Most commuters consider the Pulaski Bridge linking Long Island City with Brooklyn to be something less than a work of art, but a collaboration between a borough artist, the city Department of Transportation and Transportation Alternatives has brought some aesthetic relief to cyclists and pedestrians traversing the span.
Long Island City artist Joel Voisard spent three weeks creating “The Bridge that Binds,” spray-painting a series of stencils along the waist-high concrete barrier separating the walkway from the motor vehicle lanes and constructing an elaborate bench at a promontory point overlooking Newtown Creek.
“I felt that I had passed this spot so many times living in Greenpoint and Long Island City,” the 32-year-old sculptor and graphic designer said. “I felt that this place definitely called for a bench.”
Voisard’s stencils are simplified silhouettes of pedestrians and cyclists — maroon on the Queens side in honor of the No. 7 train and green on the Brooklyn side in allegiance to the G train. He said he enjoyed conversing with commuters as he worked on the installation.
“I got a lot of comments that were positive, a lot asking what was going on, making sure I wasn’t a vandal,” he said, noting one man demanded to see a permit and threatened to call the police.
The bridge was selected by the mayor’s Community Affairs Unit and the DOT’s Urban Art Program for an installation last year. Transportation Alternatives helped hash out an idea for the design, but Voisard’s bench clinched the commission, several people said.
“Some of the artists were maybe looking at doing a single installation, a single piece,” said Transportation Alternatives volunteer Lynne Serpe. “It was very attractive, but we liked the idea of the bridge between the two boroughs and sort of meeting in the middle.”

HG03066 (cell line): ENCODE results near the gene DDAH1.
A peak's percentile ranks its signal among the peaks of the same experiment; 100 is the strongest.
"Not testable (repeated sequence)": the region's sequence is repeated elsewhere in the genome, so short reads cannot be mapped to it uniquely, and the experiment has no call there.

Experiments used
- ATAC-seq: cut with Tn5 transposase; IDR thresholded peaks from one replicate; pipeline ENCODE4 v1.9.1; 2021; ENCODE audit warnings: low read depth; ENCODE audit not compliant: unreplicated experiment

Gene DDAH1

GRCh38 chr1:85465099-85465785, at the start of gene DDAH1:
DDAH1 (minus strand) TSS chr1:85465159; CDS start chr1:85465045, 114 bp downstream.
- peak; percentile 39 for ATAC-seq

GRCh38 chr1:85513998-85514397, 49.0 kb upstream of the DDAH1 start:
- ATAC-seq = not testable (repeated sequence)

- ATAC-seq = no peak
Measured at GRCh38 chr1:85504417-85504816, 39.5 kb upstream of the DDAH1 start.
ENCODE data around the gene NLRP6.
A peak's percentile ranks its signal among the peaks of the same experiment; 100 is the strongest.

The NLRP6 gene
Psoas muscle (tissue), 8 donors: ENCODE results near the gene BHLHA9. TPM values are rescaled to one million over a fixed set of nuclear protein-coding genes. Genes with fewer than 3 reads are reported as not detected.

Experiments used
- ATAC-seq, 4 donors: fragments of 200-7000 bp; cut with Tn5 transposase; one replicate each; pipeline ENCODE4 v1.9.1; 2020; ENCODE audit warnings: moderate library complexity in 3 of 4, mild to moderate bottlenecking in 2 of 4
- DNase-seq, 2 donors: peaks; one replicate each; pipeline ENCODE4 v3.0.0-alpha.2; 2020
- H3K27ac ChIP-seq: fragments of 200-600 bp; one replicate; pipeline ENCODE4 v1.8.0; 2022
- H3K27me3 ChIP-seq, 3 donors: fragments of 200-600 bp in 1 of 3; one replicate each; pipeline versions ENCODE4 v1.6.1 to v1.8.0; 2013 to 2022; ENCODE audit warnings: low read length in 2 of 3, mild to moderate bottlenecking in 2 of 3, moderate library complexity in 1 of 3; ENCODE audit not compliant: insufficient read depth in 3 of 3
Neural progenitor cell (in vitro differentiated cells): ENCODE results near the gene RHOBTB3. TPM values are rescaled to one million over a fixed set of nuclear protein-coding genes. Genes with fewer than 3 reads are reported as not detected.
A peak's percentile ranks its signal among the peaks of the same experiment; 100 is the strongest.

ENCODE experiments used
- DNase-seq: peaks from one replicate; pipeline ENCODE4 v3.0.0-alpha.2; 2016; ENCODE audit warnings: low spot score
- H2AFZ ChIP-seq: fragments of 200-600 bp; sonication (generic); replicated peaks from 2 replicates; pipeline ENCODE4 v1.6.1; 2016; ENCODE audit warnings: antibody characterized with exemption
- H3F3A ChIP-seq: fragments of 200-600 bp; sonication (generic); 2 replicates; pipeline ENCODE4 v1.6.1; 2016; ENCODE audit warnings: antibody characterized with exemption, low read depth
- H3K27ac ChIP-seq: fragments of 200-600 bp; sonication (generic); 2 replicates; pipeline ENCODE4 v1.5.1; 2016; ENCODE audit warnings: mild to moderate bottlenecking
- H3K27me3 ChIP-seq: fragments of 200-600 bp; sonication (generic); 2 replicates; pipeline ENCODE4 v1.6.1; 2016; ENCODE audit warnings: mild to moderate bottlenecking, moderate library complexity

The bench is constructed from reclaimed construction materials Voisard finds at various lumber and salvage yards throughout the city.
“I pull what I like, and then from there I let it inspire me,” he said.
Emily Colascco, manager of the DOT’s Urban Art Program, said she was amazed with the final product.
“The original design was quite different, and Joel added these amazing legs to the bottom of the bench, and it’s really elegant,” she said. “It’s exactly what we had hoped for in the space.”
At least one of Voisard’s stencils is certain to turn heads. Over toward the Queens side of the bridge, a pair of legs appears to be in the midst of performing the late Michael Jackson’s iconic “Moonwalk” dance.
The artist said this was not inspired by the pop legend’s death in June.
“I was intrigued by %u2026 what kind of expression you get from the lower half [of the body],” he said. “I know that tiptoe or that moonwalk is definitely something that people can definitely relate to.”
“The Bridge that Binds” will be on display for 11 months on the bridge. Those wishing to see it can head down to the intersection of Jackson and McGuinness avenues in Long Island City.
Graffiti removal teams have received instructions not to erase the stencils before their time, Voisard said.
Reach reporter Jeremy Walsh by e-mail at jewalsh@cn
©2009 Community News Group
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